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Curtis G. Aikens

When Curtis G. Aikens Sr. received his Master’s degree in Educational Leadership on May 18, he admired it, and then he read it. Reading was something he was not able to do when he started his college journey 28 years ago. Aikens, a nationally-known celebrity chef and an educational advocate, didn’t learn to read or write until he was 26 years old.

After attempting college twice, Curtis came to California to escape the embarrassment and humiliation that had been chasing him the first half of his life. He stopped running by the time he discovered Dominican. “This is an incredible place,” Aikens says. “You feel like you’re coming home here.”

Enrolled in the graduate program at Dominican the past two years, Aikens’ thesis was entitled “Leading by Example: Creating Motivation that Fosters Change in Young People.” His thesis is basically his autobiography, a tale told 11 years ago when Aikens was featured in “The American Dream: Stories from The Heart of Our Nation,” written by Dan Rather, former CBS Network Evening News anchor.

Aikens’ thesis includes his time spent in Dominican’s “Courage to Teach®” program. The program features a series of seasonal retreats that resonated with Aikens.

“The program itself was instrumental in Curtis being able to find the courage to accept himself. Sure, he had some areas of weaknesses but he had a lot of strengths to draw on, especially his ability to analyze complex ideas,” saus Margaret Golden, associate professor and director of the program. “He is a wonderful spokesman. He has such leadership potential because he speaks authentically and from his heart.”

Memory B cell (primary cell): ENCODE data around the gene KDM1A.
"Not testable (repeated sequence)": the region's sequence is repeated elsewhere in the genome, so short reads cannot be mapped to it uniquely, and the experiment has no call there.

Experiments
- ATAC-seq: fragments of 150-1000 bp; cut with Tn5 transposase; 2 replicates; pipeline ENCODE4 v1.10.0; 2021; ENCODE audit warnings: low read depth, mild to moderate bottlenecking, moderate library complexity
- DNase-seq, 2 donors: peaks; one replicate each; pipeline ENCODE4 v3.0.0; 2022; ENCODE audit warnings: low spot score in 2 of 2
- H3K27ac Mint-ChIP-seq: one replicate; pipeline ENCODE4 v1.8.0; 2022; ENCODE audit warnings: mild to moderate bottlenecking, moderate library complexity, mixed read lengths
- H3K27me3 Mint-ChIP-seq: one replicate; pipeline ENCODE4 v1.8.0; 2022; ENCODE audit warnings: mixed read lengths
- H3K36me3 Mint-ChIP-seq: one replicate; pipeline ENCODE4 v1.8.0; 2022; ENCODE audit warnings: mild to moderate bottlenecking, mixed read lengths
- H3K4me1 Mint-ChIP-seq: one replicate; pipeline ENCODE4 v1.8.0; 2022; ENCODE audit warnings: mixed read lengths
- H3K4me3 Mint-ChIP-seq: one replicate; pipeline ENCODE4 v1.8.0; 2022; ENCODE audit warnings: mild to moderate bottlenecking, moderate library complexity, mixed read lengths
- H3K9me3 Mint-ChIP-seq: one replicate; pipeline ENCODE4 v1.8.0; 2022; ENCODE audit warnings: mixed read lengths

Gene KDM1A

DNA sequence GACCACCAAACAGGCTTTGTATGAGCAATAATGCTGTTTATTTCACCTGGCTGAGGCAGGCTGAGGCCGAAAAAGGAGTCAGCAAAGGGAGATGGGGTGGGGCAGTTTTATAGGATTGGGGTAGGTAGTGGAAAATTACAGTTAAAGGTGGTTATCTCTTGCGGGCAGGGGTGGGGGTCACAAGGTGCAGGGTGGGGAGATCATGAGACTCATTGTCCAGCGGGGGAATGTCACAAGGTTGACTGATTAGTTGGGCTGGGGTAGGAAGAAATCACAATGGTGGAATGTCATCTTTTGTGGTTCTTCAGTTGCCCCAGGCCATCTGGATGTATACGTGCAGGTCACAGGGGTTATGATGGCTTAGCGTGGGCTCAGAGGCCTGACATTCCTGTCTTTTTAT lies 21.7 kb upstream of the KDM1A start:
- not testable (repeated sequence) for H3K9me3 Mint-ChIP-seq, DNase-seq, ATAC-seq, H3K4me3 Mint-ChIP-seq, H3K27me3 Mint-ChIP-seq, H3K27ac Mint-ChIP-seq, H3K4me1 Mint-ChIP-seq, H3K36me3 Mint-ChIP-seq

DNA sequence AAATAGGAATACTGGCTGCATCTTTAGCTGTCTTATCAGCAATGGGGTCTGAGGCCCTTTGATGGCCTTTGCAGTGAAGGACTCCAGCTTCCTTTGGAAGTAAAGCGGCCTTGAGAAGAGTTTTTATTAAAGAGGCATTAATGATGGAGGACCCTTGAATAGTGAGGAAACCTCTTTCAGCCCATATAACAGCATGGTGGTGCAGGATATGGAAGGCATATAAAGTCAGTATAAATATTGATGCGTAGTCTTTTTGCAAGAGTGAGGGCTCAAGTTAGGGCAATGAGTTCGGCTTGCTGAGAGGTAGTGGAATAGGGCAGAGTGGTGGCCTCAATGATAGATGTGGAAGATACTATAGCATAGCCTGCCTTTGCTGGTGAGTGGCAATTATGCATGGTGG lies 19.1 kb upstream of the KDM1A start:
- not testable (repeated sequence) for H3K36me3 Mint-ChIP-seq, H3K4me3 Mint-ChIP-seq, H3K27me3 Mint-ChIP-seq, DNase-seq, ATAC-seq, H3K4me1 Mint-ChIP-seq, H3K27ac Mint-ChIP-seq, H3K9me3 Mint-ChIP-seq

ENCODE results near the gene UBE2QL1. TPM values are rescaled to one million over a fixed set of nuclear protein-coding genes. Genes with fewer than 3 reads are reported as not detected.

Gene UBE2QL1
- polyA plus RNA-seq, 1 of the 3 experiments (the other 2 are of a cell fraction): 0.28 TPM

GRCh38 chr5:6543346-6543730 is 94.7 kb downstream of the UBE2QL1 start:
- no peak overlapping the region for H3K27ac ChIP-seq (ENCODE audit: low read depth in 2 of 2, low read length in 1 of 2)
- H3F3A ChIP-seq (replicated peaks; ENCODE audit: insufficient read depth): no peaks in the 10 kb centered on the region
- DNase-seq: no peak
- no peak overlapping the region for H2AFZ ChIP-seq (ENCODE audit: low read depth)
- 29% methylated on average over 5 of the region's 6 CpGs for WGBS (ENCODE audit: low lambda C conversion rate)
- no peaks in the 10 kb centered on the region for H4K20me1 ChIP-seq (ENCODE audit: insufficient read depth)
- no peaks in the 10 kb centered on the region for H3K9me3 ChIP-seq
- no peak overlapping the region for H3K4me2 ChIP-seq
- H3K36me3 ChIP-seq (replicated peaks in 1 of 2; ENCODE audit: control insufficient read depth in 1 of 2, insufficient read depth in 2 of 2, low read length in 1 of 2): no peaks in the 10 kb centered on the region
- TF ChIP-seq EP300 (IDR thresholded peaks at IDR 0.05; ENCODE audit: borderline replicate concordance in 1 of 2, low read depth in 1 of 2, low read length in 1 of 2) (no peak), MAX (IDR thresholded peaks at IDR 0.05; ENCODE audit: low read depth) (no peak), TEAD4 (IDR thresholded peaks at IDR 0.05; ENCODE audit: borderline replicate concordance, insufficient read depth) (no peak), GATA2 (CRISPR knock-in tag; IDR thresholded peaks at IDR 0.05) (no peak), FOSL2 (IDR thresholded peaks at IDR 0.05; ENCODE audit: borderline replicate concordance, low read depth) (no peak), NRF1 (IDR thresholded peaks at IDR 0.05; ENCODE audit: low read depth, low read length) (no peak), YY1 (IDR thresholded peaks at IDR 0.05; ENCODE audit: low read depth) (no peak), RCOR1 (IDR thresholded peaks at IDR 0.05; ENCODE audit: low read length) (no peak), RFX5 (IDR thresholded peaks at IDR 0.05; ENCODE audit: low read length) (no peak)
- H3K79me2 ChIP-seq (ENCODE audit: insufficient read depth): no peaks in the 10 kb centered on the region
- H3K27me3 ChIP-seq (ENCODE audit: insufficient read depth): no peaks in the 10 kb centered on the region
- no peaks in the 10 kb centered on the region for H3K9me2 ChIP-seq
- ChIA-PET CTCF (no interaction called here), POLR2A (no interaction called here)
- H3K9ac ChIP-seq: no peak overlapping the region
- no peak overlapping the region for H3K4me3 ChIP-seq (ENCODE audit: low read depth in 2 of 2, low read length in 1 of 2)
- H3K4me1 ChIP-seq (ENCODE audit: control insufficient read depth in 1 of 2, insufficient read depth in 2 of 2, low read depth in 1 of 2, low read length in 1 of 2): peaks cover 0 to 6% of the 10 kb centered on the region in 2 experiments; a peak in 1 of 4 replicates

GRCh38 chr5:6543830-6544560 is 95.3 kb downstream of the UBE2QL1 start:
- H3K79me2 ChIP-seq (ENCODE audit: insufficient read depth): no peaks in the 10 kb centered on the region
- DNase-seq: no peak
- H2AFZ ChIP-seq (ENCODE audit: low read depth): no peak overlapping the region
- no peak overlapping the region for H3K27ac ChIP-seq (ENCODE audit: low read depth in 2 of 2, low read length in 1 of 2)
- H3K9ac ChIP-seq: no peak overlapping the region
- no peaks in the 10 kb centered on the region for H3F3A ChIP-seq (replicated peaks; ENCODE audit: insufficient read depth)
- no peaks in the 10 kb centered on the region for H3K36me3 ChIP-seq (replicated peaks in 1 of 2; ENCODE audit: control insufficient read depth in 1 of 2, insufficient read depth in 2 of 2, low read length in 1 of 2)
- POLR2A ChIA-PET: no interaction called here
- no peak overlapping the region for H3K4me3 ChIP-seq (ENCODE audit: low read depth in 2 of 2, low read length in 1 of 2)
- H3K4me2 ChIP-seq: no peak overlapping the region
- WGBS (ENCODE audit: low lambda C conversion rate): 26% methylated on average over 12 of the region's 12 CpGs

Aiken’s thesis is a testament that he believes can inspire and motivate people – young and old – to learn they can succeed if they only ask for help. Aikens is a living example.  Once he learned to read and write after seeking assistance from a free literacy program through the Marin County Library, he started his own produce business, a company called Peaches, which put him on the path to become a television star on The Food Network.

“The four ideals really hit home with me,” he says. “The human resources we have on this campus are magnificent. You have to go out and meet these people at this school, not to get a good grade but to just open up your world. That’s what this school has done for me.”

It has inspired him to help others, particularly young people. He is giving back, helping fundraise for literacy programs across the country.


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